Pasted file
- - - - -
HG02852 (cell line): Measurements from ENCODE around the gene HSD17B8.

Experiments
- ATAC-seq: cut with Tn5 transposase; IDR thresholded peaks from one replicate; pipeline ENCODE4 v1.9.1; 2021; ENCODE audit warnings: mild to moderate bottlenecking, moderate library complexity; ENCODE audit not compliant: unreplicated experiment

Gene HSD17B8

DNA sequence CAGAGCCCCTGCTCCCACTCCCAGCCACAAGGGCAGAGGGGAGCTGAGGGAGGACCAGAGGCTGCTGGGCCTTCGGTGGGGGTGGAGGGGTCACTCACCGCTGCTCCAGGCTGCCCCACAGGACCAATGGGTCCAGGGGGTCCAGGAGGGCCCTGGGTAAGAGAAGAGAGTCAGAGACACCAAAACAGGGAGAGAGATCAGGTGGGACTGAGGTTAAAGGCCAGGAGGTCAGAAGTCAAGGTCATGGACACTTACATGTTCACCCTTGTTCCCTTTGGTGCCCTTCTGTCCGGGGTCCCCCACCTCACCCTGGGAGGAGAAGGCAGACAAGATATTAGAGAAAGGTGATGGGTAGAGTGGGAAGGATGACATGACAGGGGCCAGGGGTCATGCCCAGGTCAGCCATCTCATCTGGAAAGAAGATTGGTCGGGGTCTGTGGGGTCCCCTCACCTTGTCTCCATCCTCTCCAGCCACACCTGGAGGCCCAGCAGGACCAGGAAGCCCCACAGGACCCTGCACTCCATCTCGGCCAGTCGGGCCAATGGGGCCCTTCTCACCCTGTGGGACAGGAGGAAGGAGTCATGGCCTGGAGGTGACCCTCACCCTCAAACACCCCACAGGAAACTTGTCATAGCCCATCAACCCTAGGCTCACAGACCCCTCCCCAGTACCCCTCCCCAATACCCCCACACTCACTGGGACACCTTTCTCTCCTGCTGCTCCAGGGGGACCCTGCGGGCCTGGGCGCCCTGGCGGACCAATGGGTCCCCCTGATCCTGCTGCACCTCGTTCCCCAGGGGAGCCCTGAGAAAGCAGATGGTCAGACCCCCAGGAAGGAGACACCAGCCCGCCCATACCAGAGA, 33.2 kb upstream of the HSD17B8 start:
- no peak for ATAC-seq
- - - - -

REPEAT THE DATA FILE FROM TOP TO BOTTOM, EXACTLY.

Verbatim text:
HG02852 (cell line): Measurements from ENCODE around the gene HSD17B8.

Experiments
- ATAC-seq: cut with Tn5 transposase; IDR thresholded peaks from one replicate; pipeline ENCODE4 v1.9.1; 2021; ENCODE audit warnings: mild to moderate bottlenecking, moderate library complexity; ENCODE audit not compliant: unreplicated experiment

Gene HSD17B8

DNA sequence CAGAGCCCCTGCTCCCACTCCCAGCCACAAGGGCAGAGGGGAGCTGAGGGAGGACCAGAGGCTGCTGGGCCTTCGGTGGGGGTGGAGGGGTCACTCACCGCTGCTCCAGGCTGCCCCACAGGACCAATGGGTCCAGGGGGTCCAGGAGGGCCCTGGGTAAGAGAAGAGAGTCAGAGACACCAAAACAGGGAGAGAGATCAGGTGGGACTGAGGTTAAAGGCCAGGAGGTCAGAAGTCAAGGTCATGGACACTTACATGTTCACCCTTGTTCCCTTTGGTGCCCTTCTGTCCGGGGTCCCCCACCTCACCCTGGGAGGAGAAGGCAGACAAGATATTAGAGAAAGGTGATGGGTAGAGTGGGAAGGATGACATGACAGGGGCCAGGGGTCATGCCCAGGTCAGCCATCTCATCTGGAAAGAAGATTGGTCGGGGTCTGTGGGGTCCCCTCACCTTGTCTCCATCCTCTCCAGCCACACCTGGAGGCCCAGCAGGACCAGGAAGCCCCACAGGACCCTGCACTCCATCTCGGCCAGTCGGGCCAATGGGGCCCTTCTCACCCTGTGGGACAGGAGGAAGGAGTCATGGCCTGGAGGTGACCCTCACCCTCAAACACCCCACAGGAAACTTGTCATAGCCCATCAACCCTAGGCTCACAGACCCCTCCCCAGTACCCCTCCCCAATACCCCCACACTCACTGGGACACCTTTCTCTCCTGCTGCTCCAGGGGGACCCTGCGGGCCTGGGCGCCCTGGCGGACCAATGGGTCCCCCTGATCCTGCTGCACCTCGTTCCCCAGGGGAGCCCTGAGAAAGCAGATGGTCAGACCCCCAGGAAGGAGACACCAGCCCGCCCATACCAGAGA, 33.2 kb upstream of the HSD17B8 start:
- no peak for ATAC-seq